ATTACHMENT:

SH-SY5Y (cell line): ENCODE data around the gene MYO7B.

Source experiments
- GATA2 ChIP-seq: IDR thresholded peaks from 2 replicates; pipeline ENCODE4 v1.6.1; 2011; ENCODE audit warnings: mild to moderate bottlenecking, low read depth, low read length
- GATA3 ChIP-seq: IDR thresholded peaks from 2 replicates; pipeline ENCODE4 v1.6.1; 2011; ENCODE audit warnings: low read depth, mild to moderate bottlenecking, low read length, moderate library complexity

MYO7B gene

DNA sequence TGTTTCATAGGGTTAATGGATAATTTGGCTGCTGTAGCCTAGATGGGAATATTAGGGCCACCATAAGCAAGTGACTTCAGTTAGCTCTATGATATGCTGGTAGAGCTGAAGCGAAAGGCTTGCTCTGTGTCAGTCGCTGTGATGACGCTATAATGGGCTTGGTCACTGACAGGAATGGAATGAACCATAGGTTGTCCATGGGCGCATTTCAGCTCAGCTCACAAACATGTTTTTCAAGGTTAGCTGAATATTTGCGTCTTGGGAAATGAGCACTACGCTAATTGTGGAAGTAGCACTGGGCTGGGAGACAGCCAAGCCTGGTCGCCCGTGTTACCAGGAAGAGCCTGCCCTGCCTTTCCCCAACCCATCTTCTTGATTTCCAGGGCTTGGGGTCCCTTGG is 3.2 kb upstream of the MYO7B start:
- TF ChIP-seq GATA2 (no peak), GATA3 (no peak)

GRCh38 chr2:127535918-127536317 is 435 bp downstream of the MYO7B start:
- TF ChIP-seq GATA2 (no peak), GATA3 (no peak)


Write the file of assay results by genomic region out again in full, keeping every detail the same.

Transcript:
SH-SY5Y (cell line): ENCODE data around the gene MYO7B.

Source experiments
- GATA2 ChIP-seq: IDR thresholded peaks from 2 replicates; pipeline ENCODE4 v1.6.1; 2011; ENCODE audit warnings: mild to moderate bottlenecking, low read depth, low read length
- GATA3 ChIP-seq: IDR thresholded peaks from 2 replicates; pipeline ENCODE4 v1.6.1; 2011; ENCODE audit warnings: low read depth, mild to moderate bottlenecking, low read length, moderate library complexity

MYO7B gene

DNA sequence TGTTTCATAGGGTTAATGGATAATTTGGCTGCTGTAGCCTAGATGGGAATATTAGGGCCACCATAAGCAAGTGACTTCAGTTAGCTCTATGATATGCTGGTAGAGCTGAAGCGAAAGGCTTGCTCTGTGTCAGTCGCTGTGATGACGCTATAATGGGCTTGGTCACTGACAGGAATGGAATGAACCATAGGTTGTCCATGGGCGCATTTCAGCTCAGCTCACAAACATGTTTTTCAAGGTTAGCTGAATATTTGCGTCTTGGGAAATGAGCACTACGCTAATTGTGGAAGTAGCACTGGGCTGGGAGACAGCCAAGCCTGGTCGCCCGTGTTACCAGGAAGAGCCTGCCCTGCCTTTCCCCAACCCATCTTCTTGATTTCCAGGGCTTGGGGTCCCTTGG is 3.2 kb upstream of the MYO7B start:
- TF ChIP-seq GATA2 (no peak), GATA3 (no peak)

GRCh38 chr2:127535918-127536317 is 435 bp downstream of the MYO7B start:
- TF ChIP-seq GATA2 (no peak), GATA3 (no peak)